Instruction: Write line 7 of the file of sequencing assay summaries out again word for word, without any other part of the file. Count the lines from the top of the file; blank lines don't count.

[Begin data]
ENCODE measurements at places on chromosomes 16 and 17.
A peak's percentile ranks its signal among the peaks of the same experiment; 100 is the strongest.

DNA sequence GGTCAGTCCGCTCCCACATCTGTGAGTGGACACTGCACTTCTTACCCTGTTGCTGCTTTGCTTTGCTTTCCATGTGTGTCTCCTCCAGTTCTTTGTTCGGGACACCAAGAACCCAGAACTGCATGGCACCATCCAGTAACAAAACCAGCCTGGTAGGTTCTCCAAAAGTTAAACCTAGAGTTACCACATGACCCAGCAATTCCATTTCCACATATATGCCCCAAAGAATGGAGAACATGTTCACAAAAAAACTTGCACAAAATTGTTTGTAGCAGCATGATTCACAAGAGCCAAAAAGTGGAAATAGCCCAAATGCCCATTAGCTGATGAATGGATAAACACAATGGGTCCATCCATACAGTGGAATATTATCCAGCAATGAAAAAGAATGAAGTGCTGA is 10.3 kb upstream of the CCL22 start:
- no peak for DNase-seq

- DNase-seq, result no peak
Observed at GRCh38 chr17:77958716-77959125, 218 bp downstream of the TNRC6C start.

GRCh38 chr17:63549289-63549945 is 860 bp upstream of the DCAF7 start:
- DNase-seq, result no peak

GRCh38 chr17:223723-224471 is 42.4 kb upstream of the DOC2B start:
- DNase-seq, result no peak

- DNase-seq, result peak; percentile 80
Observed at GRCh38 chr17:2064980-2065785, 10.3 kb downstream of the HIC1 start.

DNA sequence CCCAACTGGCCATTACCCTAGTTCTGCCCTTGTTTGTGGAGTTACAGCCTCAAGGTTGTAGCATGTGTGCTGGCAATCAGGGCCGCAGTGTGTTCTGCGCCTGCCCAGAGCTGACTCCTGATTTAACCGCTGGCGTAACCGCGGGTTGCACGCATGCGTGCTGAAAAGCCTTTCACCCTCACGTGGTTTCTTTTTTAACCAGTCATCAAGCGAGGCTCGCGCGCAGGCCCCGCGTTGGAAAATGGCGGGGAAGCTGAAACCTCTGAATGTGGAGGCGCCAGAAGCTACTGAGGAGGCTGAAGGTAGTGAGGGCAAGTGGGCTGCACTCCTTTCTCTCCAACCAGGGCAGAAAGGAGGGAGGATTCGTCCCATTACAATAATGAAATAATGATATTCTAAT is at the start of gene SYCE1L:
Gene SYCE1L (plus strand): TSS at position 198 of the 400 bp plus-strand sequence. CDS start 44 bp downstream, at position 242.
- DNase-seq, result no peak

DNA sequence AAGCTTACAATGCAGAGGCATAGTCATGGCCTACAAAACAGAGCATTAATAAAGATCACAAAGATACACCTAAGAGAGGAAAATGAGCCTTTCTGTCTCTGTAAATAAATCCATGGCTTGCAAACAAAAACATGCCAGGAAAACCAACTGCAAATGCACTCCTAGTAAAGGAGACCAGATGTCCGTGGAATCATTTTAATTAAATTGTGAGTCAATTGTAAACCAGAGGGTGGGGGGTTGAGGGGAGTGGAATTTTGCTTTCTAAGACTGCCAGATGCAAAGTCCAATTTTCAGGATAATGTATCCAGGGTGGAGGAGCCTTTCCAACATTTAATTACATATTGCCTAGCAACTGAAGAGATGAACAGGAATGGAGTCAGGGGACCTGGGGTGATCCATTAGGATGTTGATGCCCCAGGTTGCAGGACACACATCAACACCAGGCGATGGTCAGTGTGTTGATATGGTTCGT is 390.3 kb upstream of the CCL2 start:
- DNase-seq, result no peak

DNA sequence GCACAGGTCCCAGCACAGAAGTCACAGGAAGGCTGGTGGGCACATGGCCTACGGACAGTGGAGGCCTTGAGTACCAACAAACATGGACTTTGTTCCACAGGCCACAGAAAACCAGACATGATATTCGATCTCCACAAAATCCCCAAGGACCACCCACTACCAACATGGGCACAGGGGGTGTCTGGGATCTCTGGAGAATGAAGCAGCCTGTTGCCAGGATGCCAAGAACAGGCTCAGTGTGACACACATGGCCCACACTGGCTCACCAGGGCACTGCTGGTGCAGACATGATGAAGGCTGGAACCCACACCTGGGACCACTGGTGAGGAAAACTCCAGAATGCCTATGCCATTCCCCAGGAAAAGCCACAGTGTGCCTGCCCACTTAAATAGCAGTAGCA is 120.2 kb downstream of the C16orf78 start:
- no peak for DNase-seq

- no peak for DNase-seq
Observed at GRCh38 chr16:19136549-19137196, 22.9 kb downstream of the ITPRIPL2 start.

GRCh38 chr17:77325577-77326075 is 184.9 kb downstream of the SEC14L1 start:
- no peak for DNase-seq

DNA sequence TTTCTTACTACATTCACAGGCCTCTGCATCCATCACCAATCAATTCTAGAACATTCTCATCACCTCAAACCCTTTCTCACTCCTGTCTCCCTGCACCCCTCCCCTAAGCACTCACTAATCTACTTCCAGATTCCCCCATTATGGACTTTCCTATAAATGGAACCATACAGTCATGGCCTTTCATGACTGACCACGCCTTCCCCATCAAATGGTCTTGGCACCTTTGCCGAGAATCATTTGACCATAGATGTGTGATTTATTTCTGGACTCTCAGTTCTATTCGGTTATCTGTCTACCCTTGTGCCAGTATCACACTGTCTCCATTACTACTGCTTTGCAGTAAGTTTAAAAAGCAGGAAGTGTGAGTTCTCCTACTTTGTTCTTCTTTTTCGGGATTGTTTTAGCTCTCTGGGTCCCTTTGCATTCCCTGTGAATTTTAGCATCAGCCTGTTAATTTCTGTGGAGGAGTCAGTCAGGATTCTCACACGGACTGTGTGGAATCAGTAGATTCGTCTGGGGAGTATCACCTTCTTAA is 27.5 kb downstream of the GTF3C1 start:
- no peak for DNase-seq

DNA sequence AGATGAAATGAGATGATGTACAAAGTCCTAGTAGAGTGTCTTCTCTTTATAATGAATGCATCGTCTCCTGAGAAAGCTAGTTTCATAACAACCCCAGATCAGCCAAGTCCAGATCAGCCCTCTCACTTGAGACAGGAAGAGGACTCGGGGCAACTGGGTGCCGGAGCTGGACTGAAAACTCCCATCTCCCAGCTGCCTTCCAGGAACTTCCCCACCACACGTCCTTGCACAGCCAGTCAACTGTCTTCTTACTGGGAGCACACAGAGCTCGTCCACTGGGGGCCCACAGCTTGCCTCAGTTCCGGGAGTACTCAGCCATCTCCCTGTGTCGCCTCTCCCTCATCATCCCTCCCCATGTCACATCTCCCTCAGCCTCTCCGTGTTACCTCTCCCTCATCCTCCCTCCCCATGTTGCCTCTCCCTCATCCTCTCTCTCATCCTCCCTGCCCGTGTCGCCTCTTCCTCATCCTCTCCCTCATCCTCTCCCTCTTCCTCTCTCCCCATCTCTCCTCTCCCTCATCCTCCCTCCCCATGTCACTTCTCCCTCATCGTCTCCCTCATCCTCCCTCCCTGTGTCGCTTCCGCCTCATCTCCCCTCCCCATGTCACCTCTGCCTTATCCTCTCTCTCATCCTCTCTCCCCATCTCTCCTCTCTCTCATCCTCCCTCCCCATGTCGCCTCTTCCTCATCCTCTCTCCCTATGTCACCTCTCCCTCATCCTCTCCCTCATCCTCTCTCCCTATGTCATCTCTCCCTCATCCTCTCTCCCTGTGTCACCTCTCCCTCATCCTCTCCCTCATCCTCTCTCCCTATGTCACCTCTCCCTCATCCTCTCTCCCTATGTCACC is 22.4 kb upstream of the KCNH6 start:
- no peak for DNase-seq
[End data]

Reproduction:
GRCh38 chr17:63549289-63549945 is 860 bp upstream of the DCAF7 start: